Atul Gawande’s 2014 book, Being Mortal–Medicine and What Matters in the End, is “about the modern experience of mortality–about what it’s like to be creatures who age and die, how medicine has changed the experience and how it hasn’t, [and] where our ideas about how to deal with our finitude have got the reality wrong.”
Gawande challenges much that we think we know about aging, and about how we as a society deal with those who are aging.
He takes up Abraham Maslow’s famous “A Theory of Human Motivation,” which is elaborates a hierarchy of human needs. Maslow’s argument was that “safety and survival remain our primary and foundational goals in life, not least when our options and capacities become limited.”
“Reality is more complex,” Gawande writes. “People readily demonstrate a willingness to sacrifice their safety and survival or the sake of something beyond themselves, such as family, country, or justice. And this is regardless of age.”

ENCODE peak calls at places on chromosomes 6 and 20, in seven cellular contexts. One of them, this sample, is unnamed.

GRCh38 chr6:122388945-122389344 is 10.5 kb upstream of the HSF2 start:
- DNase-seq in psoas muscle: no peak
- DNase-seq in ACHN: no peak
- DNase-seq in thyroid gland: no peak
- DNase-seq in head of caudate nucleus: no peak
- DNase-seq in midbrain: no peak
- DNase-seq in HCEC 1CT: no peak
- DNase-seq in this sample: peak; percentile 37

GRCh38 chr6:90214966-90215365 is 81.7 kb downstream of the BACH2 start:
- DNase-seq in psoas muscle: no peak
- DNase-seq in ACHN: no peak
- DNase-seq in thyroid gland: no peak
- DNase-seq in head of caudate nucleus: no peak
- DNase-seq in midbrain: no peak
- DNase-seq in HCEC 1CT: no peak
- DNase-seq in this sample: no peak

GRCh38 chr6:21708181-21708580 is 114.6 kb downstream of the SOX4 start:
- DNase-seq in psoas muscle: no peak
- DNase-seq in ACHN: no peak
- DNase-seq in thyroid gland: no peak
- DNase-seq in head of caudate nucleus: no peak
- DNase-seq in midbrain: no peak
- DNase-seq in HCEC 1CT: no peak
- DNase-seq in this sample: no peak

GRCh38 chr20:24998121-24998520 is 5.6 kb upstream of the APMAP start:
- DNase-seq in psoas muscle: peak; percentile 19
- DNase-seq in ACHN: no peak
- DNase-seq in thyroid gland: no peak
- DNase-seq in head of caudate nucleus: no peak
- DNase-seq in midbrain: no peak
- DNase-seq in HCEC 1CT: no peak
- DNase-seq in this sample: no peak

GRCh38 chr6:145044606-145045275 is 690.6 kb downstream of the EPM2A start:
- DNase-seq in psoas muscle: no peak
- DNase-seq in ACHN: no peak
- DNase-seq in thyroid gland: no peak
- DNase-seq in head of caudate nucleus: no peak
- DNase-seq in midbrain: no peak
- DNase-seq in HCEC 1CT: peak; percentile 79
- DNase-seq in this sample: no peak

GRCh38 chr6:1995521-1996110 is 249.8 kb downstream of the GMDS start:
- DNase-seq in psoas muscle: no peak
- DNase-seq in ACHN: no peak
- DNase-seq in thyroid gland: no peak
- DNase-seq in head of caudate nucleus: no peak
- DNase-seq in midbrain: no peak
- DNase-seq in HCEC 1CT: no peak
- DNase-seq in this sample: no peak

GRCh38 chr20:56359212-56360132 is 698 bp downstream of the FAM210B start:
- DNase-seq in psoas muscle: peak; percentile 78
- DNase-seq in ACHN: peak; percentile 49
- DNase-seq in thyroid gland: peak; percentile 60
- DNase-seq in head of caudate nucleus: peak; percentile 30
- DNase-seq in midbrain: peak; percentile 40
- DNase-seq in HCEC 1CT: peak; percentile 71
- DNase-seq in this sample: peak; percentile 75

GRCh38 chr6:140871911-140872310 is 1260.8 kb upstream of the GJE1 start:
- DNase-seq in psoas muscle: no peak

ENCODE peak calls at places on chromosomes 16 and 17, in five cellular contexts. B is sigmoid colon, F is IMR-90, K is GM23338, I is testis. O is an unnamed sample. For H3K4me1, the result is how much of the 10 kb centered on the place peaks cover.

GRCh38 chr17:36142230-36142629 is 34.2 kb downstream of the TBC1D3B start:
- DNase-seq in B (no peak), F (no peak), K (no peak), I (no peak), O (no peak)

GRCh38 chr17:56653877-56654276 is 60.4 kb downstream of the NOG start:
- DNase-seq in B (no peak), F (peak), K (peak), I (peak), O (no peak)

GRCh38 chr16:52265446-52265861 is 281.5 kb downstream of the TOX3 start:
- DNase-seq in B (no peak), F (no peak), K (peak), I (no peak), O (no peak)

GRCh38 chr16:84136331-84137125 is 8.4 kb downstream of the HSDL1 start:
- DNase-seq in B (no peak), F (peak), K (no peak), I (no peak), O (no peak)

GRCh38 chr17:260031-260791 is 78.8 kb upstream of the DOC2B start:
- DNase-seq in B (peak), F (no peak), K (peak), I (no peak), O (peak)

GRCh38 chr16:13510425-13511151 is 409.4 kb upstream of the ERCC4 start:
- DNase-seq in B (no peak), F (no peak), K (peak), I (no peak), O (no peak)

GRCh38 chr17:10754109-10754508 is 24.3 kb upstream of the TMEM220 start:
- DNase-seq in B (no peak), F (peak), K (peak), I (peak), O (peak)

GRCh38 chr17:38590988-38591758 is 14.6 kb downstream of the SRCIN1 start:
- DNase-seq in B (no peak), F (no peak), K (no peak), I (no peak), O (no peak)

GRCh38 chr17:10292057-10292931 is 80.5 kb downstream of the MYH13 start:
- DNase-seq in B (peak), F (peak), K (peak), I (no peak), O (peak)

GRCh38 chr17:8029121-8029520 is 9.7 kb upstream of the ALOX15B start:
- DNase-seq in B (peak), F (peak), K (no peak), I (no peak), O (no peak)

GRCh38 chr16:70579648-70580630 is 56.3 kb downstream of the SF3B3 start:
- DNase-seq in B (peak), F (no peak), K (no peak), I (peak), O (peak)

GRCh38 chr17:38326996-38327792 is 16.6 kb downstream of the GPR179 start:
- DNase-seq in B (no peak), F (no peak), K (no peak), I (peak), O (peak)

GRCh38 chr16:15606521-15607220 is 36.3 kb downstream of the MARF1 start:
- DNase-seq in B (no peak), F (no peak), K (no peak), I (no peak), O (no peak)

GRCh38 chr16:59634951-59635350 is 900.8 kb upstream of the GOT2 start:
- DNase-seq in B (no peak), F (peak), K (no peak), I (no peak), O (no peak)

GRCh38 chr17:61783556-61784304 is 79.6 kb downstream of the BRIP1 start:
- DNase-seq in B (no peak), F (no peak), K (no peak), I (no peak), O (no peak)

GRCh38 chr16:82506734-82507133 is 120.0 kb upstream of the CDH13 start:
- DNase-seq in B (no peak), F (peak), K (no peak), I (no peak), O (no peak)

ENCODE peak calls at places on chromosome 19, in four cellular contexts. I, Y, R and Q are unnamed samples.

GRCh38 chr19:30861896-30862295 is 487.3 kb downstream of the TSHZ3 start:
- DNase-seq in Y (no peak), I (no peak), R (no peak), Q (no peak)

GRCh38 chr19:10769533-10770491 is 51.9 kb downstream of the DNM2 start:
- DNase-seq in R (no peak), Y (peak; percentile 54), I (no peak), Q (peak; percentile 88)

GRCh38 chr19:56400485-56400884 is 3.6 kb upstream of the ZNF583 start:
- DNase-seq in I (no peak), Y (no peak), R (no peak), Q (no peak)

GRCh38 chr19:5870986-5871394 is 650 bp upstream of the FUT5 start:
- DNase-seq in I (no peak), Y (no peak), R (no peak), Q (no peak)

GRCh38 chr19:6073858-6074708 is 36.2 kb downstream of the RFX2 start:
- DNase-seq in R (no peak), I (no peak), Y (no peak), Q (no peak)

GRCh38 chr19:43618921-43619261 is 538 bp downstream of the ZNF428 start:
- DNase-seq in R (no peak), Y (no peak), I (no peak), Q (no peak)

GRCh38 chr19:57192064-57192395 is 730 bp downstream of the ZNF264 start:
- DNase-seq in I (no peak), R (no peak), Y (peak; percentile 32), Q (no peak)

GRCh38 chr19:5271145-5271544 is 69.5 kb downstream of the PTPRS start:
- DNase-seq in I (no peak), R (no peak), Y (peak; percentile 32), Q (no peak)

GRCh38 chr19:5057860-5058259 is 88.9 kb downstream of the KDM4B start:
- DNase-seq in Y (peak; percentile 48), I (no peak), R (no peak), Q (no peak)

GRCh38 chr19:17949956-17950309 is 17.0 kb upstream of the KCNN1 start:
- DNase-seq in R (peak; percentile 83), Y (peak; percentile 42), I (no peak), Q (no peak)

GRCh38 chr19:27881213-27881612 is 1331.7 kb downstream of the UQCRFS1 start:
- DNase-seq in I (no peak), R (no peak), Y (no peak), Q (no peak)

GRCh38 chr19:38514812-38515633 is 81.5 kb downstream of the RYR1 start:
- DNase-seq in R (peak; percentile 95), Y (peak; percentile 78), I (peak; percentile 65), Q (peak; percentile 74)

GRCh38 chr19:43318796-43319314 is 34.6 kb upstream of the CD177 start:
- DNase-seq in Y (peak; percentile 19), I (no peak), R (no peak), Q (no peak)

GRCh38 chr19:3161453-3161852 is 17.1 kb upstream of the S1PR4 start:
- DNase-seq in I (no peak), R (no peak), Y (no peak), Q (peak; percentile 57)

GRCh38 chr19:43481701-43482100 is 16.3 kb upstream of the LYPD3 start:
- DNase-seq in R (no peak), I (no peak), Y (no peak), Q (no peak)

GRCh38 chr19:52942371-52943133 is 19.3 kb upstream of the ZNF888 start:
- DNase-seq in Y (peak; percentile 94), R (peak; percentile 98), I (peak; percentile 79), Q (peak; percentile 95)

So What Does Matter?
However, “when people reach the latter half of adulthood…their priorities change markedly. Most reduce the amount of time and effort they spend pursuing achievement and social networks….They narrow in….They interact with fewer people and concentrate more on spending time with family and established friends. They focus on being rather than doing and the present more than the future.”
Families Connect is an Answer
The Families Connect application is designed to facilitate connection among friends and families, for the young and the older. If you are a younger person seeking to widen and sustain a broader social network, you can build a Families Connect family to accomplish that goal. If you are an older person seeking to cultivate and preserve memories among established friends and family, the Families Connect application works for you, as well.
Please give it a try.